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Guide for District Unit Leaders

III.  Encampment logistics

D. Campground facilities and practices.
1. First aid.
A fully staffed First Aid tent will be located near the Encampment Administration tent. Any campers needing assistance should report to that tent with a buddy. (Between the hours of 10:00 PM and 7:00 AM on both evenings, youth leaders should report to the First Aid tent with an adult leader from their unit.) Units should have basic first-aid kits readily accessible within their campsites to deal with minor problems that require nominal treatment.
2. Drinking water.
A large milk truck with clean drinking water will be parked near the campsite. Units should have sanitary containers to allow them to take water from the truck to the campsite where it will be used. Campers should be informed that the truck is to be used solely to replenish water supplies, not for play, and that faucets should be closed completely when containers have been filled in order to minimize waste and mess.
3. Toilet facilities.
When in the campsite, all campers and staff should use the portable toilets that will be placed in a number of locations in and near the campsite. Toilets in public areas of the estate will only be available from 9:00 AM to 4:00 PM on Saturday. Campers should remember that dozens of other people will be using the toilets, and they therefore should keep them as clean as possible.
4. Cooking facilities.
Units should bring their own stoves to prepare their meals. These stoves should burn liquid stove fuel or a gaseous fuel in presealed containers (such as propane or butane). Gasoline or kerosene should not be used as fuels. The stoves and other equipment necessary to prepare meals should be placed in a safe area away from tents in the unit's campsite. Patrols should organize their work crews so that meals are prepared, eaten, and cleaned up quickly and efficiently. Proper hygiene should be maintained at all times, including the use of gloves to handle foods, proper storage of foods, and effective use of the three-pot method for cleaning personal and patrol gear.
5. Prohibition of open fires and charcoal.
Because of the need to maintain safety and to minimize damage to the campsite, no open fires may be lit within the campsite, and no charcoal should be used for the preparation of foods or for any other purpose.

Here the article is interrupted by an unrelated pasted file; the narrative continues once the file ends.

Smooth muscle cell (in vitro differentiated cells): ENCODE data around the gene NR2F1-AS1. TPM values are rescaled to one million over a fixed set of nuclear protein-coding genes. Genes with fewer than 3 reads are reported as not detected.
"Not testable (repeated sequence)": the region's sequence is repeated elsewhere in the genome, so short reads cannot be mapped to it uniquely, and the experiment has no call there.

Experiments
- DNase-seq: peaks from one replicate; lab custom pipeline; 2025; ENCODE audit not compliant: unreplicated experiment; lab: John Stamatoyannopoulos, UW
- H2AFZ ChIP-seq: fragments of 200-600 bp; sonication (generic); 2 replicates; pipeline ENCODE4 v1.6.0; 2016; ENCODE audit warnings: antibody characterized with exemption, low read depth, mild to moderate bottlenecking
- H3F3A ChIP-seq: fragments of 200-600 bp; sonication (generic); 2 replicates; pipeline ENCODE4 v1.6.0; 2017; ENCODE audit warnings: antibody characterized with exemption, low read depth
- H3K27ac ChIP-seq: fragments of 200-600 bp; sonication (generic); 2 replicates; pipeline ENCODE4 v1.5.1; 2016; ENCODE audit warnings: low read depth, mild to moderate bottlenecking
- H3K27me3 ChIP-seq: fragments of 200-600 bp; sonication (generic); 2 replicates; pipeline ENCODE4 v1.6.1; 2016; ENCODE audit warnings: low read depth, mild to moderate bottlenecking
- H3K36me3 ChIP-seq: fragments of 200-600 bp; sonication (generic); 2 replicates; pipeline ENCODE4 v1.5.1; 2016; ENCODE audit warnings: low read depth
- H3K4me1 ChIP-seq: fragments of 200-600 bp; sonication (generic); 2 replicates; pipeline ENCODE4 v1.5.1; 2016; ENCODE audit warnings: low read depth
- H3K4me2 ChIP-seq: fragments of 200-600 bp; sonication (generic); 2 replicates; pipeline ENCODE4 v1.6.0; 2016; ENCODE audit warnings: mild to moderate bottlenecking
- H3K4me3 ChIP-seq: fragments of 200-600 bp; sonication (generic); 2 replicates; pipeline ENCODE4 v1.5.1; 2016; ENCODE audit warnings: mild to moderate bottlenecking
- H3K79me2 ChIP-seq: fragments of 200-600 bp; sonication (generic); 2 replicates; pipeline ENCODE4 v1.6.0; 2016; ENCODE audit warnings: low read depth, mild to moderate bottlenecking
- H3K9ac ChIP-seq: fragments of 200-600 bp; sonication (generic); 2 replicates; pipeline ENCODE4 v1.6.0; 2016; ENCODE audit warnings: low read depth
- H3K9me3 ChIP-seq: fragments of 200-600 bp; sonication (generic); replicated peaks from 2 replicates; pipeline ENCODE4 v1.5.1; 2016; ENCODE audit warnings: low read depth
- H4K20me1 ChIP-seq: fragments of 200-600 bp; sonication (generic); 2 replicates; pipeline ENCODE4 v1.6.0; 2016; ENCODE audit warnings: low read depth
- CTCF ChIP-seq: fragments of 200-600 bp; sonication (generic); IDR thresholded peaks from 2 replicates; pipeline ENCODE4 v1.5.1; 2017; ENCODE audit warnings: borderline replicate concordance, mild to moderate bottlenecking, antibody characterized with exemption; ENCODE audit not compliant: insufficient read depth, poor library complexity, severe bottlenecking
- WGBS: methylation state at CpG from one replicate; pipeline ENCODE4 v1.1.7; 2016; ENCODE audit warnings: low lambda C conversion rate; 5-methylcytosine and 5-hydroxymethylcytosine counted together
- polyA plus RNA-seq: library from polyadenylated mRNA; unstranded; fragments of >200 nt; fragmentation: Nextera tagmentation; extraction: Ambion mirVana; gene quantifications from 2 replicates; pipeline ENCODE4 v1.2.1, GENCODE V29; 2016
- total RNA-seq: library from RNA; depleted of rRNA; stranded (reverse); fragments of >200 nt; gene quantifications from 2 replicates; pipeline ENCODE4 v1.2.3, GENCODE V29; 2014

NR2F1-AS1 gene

6. Supervised use of stoves.
Whenever fuel stoves are being used by youth to prepare meals, an adult supervisor should be present to oversee the safe and proper use of the stoves.
7. Prohibition of flames in tents.
Except when lighting stoves, campers should not need to have open flames in any form. Under no circumstances should flames be lit in or near tents or other combustible materials.
8. Proper disposal of trash.
Units should try to minimize the amount of trash that they generate. The trash they do have should be kept in heavy plastic bags in secure locations in their campsite. When bags are nearly full (or at the end of the encampment), trash bags should be taken to designated receptacles/loading areas near the campsite.
9. Campsite health and safety inspections.
Campsite commissioners may periodically visit campsites to conduct health and safety inspections. Campers should immediately comply with their requests to address any problems that are identified so that all those present at the encampment may face minimal danger from accidents or disease.


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This site is provided as a service to Scouts and Scouters by the Colonial District, NCAC, BSA, which includes George Washington's Mount Vernon.  Although not an official site of the NCAC, BSA, or Mount Vernon, the site is maintained by Tom Baerwald, who has been appointed by the NCAC to direct the Mount Vernon Encampment, so information should be reasonably accurate.